Rio de Janeiro - Rio state authorities
declared a "state of public calamity" Friday over a major budget
crisis in order to release emergency funds to finance the Olympic Games due to
begin in August.
The decree authorises the state to
"adopt all necessary emergency measures to ration essential public
services in order for the Rio 2016 Olympic Games and Paralympic Games to take
"Any institutional instability would
hurt the country's image," said the decree, signed by acting governor
The August 5-21 Olympics and September 7-18
Paralympics in Rio de Janeiro will be the first to be held in South America.
The events pose "serious difficulties
in delivering essential public services and could even cause a collapse in
public safety, health, education, transportation and environmental
management," the decree said.
Rio de Janeiro state is in financial
straits due to the fall in global oil prices, while Brazil overall is
floundering through a deep recession.
Police, teachers and other government
workers in Rio state have seen pay checks delayed because of the cash crunch.
Retirees have protested because of unpaid pensions.
Brazil's economy shrank 3.8 percent last
year, its worst recession in 25 years. The International Monetary Fund and the
market are predicting a similar contraction this year.
Amnesty International expressed concern at
the cuts to social services, which could affect the training of security agents
to work in the crime-ridden slums known as favelas.
The decision to cut services and security
ahead of the Olympic Games "is not only a shock but is also incredibly
worrying, especially given the bad history of police killings and
murders," Amnesty's Brazil director, Atila Roque, said in a statement.
Rio's state budget shows a $5.6 billion
shortfall for 2016. Royalties from oil - the state's main revenue-earner - are
projected to collapse from $3.5 billion in 2014 to just $1 billion this year.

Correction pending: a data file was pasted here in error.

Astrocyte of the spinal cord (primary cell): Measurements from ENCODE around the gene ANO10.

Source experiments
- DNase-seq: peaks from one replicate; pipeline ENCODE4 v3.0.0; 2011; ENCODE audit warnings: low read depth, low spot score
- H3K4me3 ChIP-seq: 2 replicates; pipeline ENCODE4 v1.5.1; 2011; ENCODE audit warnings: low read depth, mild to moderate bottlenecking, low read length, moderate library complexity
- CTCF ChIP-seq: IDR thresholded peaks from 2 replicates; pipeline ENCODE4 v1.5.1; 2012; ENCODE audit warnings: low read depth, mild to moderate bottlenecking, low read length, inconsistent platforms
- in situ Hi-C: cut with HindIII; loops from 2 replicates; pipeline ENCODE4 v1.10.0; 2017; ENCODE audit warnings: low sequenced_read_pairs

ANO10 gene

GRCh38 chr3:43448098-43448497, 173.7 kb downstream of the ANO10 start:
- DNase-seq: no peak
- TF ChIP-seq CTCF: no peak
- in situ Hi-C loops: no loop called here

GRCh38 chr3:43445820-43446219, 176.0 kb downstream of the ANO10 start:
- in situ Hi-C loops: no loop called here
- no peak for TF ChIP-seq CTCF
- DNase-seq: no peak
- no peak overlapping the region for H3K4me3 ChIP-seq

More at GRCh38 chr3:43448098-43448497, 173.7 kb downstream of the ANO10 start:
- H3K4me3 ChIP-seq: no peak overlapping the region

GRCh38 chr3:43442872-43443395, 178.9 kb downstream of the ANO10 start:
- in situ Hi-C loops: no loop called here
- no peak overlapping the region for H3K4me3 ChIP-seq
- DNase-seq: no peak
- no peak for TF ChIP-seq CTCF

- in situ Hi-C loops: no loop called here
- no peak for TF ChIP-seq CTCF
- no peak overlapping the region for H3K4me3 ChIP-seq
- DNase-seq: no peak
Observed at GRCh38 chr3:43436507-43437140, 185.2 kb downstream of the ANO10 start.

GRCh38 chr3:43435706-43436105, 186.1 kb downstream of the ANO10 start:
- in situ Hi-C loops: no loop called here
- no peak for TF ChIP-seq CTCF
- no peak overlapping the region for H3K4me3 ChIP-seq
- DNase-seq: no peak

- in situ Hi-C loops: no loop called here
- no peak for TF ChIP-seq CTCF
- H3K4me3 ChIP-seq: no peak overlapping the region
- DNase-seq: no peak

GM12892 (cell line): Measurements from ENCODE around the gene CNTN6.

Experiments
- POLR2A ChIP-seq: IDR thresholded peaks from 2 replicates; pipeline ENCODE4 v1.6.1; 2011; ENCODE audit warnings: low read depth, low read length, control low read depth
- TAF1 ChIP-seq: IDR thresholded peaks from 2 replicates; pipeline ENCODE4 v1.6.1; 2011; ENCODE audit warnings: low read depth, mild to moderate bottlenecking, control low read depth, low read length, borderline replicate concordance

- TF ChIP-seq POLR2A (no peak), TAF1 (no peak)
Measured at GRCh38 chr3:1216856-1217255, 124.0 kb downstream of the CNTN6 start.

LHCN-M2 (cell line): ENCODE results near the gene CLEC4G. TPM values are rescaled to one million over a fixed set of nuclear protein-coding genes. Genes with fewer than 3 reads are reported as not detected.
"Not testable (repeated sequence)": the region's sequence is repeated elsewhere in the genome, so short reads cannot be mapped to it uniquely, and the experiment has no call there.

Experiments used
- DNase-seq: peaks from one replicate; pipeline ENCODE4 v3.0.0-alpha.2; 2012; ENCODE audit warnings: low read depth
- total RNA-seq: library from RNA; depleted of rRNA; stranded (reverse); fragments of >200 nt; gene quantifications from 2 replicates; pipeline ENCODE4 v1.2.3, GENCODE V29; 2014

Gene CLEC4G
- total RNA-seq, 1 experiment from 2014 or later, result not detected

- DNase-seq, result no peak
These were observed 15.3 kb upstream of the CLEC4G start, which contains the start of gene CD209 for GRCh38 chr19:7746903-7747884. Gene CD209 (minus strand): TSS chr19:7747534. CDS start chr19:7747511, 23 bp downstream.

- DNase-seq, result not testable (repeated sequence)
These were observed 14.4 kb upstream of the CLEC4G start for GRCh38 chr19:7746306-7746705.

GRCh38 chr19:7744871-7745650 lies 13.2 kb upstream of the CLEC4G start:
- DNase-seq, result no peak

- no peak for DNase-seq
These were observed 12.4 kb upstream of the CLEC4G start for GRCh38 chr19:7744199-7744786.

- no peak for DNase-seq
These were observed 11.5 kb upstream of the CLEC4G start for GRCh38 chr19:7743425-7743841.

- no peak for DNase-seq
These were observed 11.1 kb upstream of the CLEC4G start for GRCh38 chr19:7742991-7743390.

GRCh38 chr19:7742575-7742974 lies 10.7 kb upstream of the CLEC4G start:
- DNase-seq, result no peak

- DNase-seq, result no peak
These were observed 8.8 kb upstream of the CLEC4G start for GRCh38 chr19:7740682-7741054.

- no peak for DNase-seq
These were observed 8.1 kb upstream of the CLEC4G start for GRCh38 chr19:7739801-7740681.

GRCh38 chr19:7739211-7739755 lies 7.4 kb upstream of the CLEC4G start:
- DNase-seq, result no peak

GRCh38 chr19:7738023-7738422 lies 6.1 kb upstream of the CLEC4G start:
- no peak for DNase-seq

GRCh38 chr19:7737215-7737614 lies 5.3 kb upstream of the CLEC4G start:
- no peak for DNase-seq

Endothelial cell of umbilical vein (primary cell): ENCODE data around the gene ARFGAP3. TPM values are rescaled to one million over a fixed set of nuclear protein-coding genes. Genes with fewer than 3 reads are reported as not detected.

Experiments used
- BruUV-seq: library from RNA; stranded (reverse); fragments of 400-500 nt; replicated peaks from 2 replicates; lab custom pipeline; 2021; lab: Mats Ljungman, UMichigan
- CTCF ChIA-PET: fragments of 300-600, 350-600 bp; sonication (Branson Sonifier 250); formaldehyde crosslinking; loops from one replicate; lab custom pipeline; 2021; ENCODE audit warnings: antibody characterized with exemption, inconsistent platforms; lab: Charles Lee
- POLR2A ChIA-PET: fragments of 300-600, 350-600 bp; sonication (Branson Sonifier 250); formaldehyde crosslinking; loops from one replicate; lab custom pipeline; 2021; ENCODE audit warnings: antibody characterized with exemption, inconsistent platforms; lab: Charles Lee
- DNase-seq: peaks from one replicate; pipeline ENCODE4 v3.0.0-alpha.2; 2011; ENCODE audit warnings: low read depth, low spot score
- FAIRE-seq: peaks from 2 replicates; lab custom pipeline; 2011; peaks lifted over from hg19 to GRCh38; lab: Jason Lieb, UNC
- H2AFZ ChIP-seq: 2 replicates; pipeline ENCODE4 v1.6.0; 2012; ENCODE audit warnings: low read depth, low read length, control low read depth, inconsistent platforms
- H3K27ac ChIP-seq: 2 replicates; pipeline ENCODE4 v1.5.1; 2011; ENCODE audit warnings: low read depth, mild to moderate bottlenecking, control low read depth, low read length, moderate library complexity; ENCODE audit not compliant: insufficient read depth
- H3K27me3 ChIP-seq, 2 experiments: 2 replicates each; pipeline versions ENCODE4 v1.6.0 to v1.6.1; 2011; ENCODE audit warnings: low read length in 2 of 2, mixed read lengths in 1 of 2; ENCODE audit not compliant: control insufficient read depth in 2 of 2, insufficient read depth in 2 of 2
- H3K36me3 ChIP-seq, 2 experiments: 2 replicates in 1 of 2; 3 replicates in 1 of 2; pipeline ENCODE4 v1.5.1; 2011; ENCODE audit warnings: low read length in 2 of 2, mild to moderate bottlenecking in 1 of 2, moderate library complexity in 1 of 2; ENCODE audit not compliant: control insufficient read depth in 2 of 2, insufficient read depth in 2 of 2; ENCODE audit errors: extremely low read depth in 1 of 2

Dornelles has called the situation in his
He urged the national government to step
up, and pressed authorities to look at what public assets could be sold off to
After much pleading, Rio received nearly
$300 million from the federal coffers to extend its metro network to link the
main Olympic zone of Barra da Tijuca with the chic Ipanema district.
But the federal budget is in no better
Brazil's primary fiscal deficit is forecast
to be around $47 billion. And the government is confronted with double-digit
inflation, unemployment at a record 11 percent.
The climate has been worsened by political
upheaval. The country is in the midst of a controversial impeachment process
against its left-wing president, Dilma Rousseff, who has been suspended from
office for alleged manipulation of public accounts.
She has been replaced in the interim by her
vice president, Michel Temer, who comes from the centre-right PMDB party - the
same grouping that runs Rio de Janeiro and the state housing it.
Rousseff's fate is to be decided by the
Senate in the coming months, likely in the middle of August, when the Olympics
will be in full swing.
The Games are expected to bring in 10 500
athletes and half a million tourists from around the world, with sporting
events and Rio itself to be thrown into the glare of international media.